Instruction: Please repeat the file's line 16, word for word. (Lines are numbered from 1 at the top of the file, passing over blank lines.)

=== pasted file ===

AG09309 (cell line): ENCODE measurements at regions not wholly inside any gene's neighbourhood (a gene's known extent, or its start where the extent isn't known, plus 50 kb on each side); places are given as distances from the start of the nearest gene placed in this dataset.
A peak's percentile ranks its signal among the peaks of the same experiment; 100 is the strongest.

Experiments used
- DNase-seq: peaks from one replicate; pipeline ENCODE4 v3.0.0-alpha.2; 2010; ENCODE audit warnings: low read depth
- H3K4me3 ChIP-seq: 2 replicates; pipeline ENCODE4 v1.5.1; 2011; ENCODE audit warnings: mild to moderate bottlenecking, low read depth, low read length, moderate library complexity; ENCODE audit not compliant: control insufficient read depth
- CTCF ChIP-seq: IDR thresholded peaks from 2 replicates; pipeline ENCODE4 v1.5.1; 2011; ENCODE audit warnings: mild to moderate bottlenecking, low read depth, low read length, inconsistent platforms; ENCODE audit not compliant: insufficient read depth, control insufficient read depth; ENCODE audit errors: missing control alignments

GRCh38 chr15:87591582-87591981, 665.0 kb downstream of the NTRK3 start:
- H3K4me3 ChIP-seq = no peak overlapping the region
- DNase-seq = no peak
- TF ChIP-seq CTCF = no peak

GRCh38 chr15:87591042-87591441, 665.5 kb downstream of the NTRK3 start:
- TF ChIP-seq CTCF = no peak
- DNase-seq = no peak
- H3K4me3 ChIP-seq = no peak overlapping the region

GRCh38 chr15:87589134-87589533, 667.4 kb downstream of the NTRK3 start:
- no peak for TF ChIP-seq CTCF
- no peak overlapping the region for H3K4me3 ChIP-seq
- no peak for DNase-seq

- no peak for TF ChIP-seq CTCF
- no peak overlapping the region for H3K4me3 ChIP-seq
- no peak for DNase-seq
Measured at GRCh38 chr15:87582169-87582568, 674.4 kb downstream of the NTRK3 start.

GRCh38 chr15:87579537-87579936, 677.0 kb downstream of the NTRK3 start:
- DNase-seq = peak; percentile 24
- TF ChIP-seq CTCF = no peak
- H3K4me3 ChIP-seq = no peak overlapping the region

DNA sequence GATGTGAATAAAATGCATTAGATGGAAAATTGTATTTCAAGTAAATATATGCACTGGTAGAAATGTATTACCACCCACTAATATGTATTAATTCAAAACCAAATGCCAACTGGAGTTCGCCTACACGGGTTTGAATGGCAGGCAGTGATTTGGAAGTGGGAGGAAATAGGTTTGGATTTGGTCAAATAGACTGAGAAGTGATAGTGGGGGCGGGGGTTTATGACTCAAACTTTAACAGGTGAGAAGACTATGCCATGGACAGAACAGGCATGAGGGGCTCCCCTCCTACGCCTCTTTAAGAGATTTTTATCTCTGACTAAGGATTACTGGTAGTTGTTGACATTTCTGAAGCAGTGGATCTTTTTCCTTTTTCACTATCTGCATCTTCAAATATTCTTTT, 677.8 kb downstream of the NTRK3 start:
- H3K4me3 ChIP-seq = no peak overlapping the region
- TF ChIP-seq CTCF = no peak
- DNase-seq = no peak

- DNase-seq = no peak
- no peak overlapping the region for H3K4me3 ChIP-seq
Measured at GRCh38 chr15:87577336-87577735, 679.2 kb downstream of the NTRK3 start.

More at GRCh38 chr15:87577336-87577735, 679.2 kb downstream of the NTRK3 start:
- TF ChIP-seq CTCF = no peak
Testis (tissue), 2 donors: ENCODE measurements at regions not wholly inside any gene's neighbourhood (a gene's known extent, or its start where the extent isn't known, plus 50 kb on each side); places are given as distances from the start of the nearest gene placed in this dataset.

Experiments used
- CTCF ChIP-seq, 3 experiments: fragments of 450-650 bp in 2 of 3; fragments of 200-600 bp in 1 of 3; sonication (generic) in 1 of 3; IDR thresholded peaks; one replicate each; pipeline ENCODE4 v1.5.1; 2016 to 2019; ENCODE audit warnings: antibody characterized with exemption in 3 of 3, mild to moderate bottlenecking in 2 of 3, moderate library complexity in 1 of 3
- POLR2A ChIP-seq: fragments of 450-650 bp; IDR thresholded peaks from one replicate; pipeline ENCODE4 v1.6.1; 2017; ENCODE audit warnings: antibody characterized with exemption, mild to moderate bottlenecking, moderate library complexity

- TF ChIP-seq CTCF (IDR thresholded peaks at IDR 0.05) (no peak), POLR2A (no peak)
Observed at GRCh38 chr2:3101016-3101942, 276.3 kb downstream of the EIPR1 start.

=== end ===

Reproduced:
- no peak for TF ChIP-seq CTCF